On August 8, 2019 the ESU19 futures contract was trading around 2900.00

The notional value was $14,500.00

In a futures account, you are asked to place a small (relative to the notional value) “Good Faith” deposit (margin) for each contract you buy or sell. Currently, that Overnight “Good Faith” deposit or margin requirement $693.00

 

Assume you bought the ESU19 @ $2900.25 and it is currently trading at $2,920.25 you have made 20 points if you sell it at $2,920.25.  

You post a $693.00 good faith deposit 

You Buy 1 ESU19 @ $2900.25 X 5 =$14,501.25

You Sell 1 ESU19 @ $2920.25 x 50 = $14,601.25

The difference you keep. $100.00*

Your account balance is now $793.00*

*Not including clearing, regulatory fees and commissions

Conclusion

The S&P 500 has, by its very nature, been exponentially smoothed over the years. It represents over 500 of the most highly capitalized stocks in the United States. Trading in the index rather than individual stocks makes it a wise and less volatile investment over time. Traders on the S&P 500 benefit from many advantages, the most important of which may be the steadiness of the S&P market itself. Now, with the introduction of E-mini and Micro versions of the S&P Futures Contract, more and more traders are able to take advantage of this time-tested staple of the U.S. economy. Remember, on the futures side, you can control a large amount of the value of the Contract with a relatively small, initial deposit ( which increase both risk and potential reward).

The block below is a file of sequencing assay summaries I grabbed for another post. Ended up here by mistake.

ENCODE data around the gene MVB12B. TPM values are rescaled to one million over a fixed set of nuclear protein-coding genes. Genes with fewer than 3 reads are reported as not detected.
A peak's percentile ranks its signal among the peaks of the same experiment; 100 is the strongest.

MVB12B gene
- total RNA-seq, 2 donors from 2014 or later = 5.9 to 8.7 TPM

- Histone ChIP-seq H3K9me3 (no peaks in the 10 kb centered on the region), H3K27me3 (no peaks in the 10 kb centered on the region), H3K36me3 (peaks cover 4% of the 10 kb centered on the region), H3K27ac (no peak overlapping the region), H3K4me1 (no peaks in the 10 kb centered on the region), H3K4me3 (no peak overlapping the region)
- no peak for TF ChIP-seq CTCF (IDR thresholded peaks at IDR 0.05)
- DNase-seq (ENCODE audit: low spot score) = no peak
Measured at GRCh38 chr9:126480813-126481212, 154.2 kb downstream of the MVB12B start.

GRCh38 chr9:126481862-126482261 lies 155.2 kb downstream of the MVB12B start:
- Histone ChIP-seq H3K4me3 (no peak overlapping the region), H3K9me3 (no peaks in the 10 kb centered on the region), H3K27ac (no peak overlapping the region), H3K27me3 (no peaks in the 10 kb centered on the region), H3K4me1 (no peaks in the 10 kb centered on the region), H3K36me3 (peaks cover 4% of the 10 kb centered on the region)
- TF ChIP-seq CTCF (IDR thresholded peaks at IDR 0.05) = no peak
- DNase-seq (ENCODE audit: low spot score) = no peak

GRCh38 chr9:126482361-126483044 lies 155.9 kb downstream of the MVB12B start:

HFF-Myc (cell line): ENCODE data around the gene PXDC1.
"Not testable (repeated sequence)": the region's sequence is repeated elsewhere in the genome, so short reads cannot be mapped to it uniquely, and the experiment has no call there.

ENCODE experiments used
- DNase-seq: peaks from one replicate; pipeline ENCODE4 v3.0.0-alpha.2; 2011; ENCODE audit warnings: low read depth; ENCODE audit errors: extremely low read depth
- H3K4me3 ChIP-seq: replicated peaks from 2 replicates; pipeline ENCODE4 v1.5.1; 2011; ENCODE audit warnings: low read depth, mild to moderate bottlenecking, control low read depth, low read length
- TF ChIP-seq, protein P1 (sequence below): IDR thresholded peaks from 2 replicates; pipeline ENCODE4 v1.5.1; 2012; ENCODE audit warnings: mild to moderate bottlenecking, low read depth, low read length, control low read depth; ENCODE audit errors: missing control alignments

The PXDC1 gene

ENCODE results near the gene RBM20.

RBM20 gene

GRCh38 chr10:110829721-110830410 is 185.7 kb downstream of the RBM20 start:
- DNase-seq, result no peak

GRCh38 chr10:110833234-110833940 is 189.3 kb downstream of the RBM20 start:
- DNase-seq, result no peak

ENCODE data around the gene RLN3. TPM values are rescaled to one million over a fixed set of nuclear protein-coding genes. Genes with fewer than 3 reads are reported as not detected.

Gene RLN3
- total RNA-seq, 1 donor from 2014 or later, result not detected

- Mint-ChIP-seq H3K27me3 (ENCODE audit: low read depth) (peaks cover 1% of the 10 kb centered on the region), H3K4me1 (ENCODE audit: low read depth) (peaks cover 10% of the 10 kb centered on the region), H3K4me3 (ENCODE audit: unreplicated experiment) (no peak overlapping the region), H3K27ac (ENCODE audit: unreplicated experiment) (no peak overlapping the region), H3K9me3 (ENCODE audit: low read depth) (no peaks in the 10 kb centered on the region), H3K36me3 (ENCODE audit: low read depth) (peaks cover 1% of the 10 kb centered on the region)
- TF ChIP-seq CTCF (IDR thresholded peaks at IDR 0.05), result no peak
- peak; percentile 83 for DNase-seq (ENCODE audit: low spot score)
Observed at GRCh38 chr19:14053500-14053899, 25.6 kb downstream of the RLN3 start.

At Cannon Trading, our professionals can point you in the right direction, and help you determine if becoming a trader in S&P Futures Contracts is right for you. . Contact us at www.cannontrading.com to talk to a professional, start a live demo, or learn more about trading in S&P Futures today!

Disclaimer – Trading Futures, Options on Futures, and retail off-exchange foreign currency transactions involves substantial risk of loss and is not suitable for all investors. Past performance is not indicative of future results. You should carefully consider whether trading is suitable for you in light of your circumstances, knowledge, and financial resources. You may lose all or more of your initial investment. Opinions, market data, and recommendations are subject to change at any time.

Posted in: Future Trading News